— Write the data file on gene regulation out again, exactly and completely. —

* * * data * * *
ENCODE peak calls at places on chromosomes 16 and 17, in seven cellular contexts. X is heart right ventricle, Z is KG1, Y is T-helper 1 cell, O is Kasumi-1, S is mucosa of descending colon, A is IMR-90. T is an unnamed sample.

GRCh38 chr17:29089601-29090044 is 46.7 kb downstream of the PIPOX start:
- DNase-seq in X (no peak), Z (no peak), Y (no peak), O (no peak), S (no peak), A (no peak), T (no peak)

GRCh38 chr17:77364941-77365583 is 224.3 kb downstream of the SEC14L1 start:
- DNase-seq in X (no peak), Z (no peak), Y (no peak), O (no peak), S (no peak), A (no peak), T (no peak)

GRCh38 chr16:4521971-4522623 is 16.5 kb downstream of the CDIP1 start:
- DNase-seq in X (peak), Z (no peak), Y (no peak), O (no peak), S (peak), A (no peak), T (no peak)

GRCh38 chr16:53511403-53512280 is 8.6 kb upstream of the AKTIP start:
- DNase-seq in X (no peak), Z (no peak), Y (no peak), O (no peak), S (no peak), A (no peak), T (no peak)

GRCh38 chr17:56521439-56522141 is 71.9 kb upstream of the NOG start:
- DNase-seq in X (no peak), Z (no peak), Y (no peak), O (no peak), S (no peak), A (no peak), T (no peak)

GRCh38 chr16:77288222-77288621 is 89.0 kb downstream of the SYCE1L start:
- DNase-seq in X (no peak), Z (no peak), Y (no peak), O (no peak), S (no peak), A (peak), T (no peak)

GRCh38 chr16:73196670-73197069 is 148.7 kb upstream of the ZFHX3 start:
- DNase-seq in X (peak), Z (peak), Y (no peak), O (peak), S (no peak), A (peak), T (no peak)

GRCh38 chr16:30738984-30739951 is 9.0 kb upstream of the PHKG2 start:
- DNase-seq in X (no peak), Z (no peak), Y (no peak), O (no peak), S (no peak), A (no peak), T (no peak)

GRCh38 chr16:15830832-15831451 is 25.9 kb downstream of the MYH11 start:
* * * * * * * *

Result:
ENCODE peak calls at places on chromosomes 16 and 17, in seven cellular contexts. X is heart right ventricle, Z is KG1, Y is T-helper 1 cell, O is Kasumi-1, S is mucosa of descending colon, A is IMR-90. T is an unnamed sample.

GRCh38 chr17:29089601-29090044 is 46.7 kb downstream of the PIPOX start:
- DNase-seq in X (no peak), Z (no peak), Y (no peak), O (no peak), S (no peak), A (no peak), T (no peak)

GRCh38 chr17:77364941-77365583 is 224.3 kb downstream of the SEC14L1 start:
- DNase-seq in X (no peak), Z (no peak), Y (no peak), O (no peak), S (no peak), A (no peak), T (no peak)

GRCh38 chr16:4521971-4522623 is 16.5 kb downstream of the CDIP1 start:
- DNase-seq in X (peak), Z (no peak), Y (no peak), O (no peak), S (peak), A (no peak), T (no peak)

GRCh38 chr16:53511403-53512280 is 8.6 kb upstream of the AKTIP start:
- DNase-seq in X (no peak), Z (no peak), Y (no peak), O (no peak), S (no peak), A (no peak), T (no peak)

GRCh38 chr17:56521439-56522141 is 71.9 kb upstream of the NOG start:
- DNase-seq in X (no peak), Z (no peak), Y (no peak), O (no peak), S (no peak), A (no peak), T (no peak)

GRCh38 chr16:77288222-77288621 is 89.0 kb downstream of the SYCE1L start:
- DNase-seq in X (no peak), Z (no peak), Y (no peak), O (no peak), S (no peak), A (peak), T (no peak)

GRCh38 chr16:73196670-73197069 is 148.7 kb upstream of the ZFHX3 start:
- DNase-seq in X (peak), Z (peak), Y (no peak), O (peak), S (no peak), A (peak), T (no peak)

GRCh38 chr16:30738984-30739951 is 9.0 kb upstream of the PHKG2 start:
- DNase-seq in X (no peak), Z (no peak), Y (no peak), O (no peak), S (no peak), A (no peak), T (no peak)

GRCh38 chr16:15830832-15831451 is 25.9 kb downstream of the MYH11 start: